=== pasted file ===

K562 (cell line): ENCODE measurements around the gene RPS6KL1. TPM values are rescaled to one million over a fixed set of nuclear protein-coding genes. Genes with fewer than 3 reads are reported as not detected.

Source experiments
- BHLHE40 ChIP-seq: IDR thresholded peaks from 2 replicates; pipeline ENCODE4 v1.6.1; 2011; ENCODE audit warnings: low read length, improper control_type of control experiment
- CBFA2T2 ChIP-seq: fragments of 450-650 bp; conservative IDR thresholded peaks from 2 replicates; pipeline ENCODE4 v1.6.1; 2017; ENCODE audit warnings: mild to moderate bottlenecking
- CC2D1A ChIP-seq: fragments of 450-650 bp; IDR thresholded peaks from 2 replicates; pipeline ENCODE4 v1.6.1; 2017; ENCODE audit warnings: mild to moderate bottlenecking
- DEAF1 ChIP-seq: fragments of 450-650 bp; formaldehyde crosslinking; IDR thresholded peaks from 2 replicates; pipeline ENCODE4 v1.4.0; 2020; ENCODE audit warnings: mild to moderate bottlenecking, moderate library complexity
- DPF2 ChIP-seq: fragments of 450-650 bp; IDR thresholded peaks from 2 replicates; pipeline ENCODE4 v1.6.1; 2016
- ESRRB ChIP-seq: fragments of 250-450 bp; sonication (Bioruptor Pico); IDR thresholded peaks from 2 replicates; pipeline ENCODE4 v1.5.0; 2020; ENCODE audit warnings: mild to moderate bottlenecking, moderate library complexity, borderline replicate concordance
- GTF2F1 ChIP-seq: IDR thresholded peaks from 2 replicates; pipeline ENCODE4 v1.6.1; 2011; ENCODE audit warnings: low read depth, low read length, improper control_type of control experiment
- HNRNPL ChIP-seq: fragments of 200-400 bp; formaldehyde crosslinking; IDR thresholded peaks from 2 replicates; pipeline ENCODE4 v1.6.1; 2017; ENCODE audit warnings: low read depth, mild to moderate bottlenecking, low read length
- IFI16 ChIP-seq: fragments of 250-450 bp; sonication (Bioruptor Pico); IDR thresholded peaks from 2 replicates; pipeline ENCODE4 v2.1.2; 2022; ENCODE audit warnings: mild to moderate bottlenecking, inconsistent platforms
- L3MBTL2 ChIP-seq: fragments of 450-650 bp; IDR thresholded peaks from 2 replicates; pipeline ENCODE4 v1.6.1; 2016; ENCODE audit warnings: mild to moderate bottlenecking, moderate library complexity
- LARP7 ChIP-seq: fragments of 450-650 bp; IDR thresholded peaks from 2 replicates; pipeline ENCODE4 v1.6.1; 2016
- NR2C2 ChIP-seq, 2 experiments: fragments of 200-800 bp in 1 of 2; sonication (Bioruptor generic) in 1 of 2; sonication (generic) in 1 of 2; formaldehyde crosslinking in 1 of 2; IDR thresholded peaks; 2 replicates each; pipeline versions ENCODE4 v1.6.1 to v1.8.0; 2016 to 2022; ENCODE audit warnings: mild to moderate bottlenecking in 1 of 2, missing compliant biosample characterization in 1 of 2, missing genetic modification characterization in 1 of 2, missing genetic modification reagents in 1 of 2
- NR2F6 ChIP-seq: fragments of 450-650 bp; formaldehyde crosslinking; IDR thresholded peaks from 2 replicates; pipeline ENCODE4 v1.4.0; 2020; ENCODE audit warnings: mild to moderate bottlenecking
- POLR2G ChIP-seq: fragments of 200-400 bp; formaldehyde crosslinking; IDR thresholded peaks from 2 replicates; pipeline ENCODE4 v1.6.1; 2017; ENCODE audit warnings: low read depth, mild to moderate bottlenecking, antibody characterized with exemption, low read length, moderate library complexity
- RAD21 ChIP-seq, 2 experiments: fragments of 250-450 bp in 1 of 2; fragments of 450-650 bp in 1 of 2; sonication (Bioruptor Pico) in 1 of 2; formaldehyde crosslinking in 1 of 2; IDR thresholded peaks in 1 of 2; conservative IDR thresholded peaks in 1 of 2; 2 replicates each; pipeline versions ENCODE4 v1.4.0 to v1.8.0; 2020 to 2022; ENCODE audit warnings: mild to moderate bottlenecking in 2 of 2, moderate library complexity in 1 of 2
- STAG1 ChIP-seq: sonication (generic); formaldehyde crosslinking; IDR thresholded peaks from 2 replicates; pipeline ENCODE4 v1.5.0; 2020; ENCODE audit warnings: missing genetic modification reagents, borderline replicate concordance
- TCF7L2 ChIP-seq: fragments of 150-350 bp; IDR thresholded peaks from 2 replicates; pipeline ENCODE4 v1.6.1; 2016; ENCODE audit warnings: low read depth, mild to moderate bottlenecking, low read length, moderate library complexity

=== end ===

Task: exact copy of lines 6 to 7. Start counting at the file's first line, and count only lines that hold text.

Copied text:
- DEAF1 ChIP-seq: fragments of 450-650 bp; formaldehyde crosslinking; IDR thresholded peaks from 2 replicates; pipeline ENCODE4 v1.4.0; 2020; ENCODE audit warnings: mild to moderate bottlenecking, moderate library complexity
- DPF2 ChIP-seq: fragments of 450-650 bp; IDR thresholded peaks from 2 replicates; pipeline ENCODE4 v1.6.1; 2016